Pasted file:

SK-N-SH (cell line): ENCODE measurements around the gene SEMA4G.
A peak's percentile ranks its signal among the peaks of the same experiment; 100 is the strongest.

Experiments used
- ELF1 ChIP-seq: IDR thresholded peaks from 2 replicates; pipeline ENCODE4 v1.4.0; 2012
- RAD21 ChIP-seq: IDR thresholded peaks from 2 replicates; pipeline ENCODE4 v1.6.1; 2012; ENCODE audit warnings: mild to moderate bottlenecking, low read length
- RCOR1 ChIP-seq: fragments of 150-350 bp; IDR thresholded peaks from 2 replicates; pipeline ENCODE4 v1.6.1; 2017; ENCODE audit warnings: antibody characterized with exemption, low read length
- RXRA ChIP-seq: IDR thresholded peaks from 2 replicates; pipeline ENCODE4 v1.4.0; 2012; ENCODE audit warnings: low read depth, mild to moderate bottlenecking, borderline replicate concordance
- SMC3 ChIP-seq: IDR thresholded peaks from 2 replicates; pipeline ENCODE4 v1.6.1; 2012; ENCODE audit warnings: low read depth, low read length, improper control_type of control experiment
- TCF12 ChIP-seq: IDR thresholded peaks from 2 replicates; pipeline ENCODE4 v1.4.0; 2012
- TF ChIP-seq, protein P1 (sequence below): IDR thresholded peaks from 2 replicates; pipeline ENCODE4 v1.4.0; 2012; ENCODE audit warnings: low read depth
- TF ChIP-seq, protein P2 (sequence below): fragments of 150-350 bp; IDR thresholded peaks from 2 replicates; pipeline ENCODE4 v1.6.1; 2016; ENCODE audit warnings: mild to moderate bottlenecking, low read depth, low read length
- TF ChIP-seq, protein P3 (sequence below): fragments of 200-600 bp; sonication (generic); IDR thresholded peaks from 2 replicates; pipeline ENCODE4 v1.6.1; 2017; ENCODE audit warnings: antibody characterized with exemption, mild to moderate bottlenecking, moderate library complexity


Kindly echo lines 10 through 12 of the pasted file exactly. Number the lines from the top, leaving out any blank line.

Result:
- TF ChIP-seq, protein P1 (sequence below): IDR thresholded peaks from 2 replicates; pipeline ENCODE4 v1.4.0; 2012; ENCODE audit warnings: low read depth
- TF ChIP-seq, protein P2 (sequence below): fragments of 150-350 bp; IDR thresholded peaks from 2 replicates; pipeline ENCODE4 v1.6.1; 2016; ENCODE audit warnings: mild to moderate bottlenecking, low read depth, low read length
- TF ChIP-seq, protein P3 (sequence below): fragments of 200-600 bp; sonication (generic); IDR thresholded peaks from 2 replicates; pipeline ENCODE4 v1.6.1; 2017; ENCODE audit warnings: antibody characterized with exemption, mild to moderate bottlenecking, moderate library complexity